• Ease of filing taxes - as a regulated security, filing taxes for Bitcoin ETF trades are more streamlined and easier to figure out than with trading with bitcoin directly.

Bitcoin ETFs however, do come with certain compromises which may be seen as disadvantageous by crypto traders:

  • Limited training hours - Since ETFs are only traded on the stock market, trading is only available during market hours, unlike the cryptocurrency market which is continuously available 24/7.
  • ETF management fees - Issuing firms will charge a fee for securing the custody of an investor’’ bitcoins, which may be costlier over time than holding your crypto in your own personal wallet.  

Road to U.S. SEC approval

The idea behind Bitcoin ETFs has been around for a long time, beginning in 2013 when Cameron and Tyler Winklevoss (the founders of the Gemini crypto exchange and co-founders of Facebook) first filed a proposal which was rejected by the U.S. SEC. Many firms have since then filed their own proposals which have also been rejected. 

Bitcoin ETFs in other countries and territories have had earlier success, being granted by their respective regulators more favorably, with Bitcoin ETFs already previously available in Bermuda, Canada and the U.K.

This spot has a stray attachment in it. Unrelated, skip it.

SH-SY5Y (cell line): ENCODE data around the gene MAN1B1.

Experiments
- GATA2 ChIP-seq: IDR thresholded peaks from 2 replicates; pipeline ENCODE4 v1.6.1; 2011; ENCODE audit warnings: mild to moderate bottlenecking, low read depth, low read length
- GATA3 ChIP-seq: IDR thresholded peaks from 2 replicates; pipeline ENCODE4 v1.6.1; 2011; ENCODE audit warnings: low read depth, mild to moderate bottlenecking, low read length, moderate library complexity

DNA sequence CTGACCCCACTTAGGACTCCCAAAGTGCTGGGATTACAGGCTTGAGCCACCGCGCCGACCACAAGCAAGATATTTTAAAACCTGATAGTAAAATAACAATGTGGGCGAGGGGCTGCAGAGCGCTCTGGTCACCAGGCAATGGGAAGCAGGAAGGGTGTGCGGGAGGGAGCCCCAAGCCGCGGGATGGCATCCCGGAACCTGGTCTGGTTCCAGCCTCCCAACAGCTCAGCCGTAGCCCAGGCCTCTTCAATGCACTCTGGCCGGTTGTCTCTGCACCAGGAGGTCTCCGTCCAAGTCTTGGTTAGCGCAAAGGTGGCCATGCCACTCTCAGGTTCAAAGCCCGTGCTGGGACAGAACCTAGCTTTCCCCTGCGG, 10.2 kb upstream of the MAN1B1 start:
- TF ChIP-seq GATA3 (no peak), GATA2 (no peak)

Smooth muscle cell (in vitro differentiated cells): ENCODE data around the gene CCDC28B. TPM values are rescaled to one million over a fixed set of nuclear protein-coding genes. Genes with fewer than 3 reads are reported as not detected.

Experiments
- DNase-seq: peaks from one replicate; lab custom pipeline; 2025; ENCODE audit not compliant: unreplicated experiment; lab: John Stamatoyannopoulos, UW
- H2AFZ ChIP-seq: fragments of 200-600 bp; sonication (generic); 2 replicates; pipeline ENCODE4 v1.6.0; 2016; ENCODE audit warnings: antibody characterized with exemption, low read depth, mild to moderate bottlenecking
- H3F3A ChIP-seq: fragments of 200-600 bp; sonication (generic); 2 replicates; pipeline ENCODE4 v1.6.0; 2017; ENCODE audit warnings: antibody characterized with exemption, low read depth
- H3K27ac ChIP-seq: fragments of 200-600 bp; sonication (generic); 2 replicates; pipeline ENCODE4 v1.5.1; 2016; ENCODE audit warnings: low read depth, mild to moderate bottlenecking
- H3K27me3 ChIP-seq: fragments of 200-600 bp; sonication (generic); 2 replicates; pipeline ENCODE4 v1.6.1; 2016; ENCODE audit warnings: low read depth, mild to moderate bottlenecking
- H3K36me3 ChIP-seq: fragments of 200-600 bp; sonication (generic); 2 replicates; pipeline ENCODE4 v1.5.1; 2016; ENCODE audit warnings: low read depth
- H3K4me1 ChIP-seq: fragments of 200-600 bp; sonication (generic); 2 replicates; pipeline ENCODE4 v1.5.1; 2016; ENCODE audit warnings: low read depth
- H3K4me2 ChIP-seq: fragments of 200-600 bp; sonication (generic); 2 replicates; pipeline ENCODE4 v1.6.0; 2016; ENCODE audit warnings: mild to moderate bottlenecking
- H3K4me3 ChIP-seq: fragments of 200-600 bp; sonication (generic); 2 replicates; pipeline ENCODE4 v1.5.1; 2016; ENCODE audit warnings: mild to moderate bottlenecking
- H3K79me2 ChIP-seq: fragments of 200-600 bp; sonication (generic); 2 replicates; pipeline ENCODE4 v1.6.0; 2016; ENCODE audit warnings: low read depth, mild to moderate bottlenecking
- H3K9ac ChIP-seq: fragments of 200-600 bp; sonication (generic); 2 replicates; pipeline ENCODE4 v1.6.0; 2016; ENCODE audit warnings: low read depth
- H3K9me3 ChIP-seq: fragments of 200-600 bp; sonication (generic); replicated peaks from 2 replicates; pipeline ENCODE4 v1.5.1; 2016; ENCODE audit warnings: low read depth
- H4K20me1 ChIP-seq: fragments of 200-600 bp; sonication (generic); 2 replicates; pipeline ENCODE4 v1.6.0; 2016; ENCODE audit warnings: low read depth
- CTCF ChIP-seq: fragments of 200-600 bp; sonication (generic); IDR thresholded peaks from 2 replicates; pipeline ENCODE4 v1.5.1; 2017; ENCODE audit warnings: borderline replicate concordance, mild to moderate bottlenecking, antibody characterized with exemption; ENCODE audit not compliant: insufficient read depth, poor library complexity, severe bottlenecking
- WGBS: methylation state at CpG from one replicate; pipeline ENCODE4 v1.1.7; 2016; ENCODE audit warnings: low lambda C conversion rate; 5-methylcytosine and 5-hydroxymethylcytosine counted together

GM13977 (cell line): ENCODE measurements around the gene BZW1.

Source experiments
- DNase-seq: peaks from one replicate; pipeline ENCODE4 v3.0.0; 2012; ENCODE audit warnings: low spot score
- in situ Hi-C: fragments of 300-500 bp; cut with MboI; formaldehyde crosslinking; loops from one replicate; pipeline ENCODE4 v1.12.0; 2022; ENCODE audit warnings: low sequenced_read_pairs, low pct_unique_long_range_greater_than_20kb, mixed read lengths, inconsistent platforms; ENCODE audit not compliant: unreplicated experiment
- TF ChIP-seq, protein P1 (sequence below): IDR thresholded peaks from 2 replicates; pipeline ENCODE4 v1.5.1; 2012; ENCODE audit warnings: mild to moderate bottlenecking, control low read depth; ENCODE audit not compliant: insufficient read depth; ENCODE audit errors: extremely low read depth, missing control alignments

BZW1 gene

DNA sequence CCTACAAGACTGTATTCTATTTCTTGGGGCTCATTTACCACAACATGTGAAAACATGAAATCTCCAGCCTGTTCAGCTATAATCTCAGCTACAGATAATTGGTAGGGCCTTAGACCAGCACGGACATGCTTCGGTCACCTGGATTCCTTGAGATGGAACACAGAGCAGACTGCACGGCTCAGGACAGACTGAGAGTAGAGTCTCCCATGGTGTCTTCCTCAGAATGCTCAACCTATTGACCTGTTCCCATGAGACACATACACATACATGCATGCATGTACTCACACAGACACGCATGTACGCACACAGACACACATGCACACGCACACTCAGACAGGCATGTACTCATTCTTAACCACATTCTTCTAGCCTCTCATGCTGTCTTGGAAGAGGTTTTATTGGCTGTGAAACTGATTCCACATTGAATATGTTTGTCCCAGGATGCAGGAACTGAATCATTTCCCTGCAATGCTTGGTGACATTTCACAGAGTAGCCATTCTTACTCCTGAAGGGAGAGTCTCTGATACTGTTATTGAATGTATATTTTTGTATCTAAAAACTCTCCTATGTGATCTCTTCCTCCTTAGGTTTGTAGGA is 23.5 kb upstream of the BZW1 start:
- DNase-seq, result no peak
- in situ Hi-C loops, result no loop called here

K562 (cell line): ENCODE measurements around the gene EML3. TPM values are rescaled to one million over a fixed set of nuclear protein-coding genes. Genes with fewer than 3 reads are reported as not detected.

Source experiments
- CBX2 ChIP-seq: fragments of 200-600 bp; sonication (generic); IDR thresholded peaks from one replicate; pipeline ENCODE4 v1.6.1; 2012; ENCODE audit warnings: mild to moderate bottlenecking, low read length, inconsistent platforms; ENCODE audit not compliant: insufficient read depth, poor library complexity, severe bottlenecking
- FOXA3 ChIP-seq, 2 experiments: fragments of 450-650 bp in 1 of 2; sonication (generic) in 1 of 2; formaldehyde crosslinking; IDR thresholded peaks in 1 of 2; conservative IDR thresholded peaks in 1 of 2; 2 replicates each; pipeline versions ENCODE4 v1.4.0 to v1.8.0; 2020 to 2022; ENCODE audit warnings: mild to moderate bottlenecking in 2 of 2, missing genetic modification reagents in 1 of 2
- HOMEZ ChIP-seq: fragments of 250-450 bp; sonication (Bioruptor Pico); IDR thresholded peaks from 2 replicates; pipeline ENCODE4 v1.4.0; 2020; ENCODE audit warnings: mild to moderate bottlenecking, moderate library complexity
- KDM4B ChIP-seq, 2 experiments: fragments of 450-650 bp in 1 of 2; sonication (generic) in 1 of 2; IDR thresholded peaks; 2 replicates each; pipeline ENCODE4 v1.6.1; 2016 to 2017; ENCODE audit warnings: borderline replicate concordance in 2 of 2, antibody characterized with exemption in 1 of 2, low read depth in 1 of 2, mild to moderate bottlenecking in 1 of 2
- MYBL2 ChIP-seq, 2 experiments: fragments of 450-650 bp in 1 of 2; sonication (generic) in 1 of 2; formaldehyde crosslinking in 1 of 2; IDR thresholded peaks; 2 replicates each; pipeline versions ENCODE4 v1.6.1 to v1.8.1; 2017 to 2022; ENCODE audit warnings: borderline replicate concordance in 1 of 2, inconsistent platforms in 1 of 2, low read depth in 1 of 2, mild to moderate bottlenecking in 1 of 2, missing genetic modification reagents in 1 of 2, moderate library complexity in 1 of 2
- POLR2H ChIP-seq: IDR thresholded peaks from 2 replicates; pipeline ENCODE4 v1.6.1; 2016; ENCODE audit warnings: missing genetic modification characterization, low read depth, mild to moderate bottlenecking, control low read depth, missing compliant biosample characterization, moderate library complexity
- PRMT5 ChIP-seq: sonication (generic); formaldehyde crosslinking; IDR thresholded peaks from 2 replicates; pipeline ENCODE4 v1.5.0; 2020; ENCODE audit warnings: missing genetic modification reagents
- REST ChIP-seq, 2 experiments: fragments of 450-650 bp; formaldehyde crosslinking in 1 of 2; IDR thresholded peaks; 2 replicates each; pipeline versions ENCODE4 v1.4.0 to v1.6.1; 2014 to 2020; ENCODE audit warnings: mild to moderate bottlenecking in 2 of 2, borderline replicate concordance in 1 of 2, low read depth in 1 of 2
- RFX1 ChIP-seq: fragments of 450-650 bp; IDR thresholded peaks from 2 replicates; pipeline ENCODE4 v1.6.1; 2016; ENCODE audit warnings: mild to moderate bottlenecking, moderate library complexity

In 2021, the U.S. SEC approved the first Bitcoin Futures ETF, which was seen as paving the way for greater acceptance towards an actual Bitcoin ETF.

[Note: Bitcoin ETFs or Bitcoin ‘Spot’ ETFs (since they are traded on the spot market) are not to be confused with Bitcoin Futures ETFs, which are backed by other Bitcoin-related assets such as derivatives contracts. Derivatives contracts allow investors to speculate on the future price of bitcoin without owning any of the underlying asset.] 

In 2023, the U.S. SEC underwent a renewed stance on ETFs and reviewed at least a dozen applications for Bitcoin ETFs from various firms, following an order by the U.S. Court of Appeals after it ruled that U.S. SEC’s rejection of a Bitcoin ETF proposal by Grayscale filed in 2021 was without sufficient grounds

Bitcoin ETFs were finally granted approval by the U.S. SEC on January 10, 2024. However, U.S. SEC Chair Gary Gensler has stated that U.S. SEC remains neutral on the matter over the trade of digital assets, and that cryptocurrencies remain a “primarily a speculative, volatile asset”.

Expected market impact

The U.S. SEC approval of Bitcoin ETFs is expected to usher in more general interest and acceptance for bitcoin. The sudden increased accessibility for traditional institutional and retail investors may mean a surge in trading volume and price volatility for bitcoin once the ETFs become available. 

Trading sentiments may also spill over to other cryptocurrencies, as a Bitcoin ETF will also signal a greater adoption of blockchain technology throughout the broader industry. 

Prior to the approval, the U.S. SEC has reissued a warning urging the public to be cautious with digital assets particularly meme tokens and non-fungible tokens (NFTs).

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DISCLAIMER: PDAX would like to reaffirm that the statements in this article do not constitute financial advice. PDAX does not guarantee the technical and financial integrity of the digital assets and their ecosystems.  Trading with any cryptocurrency is subject to the user’s risk and own discretion and must be done after adequate and in-depth research and analysis.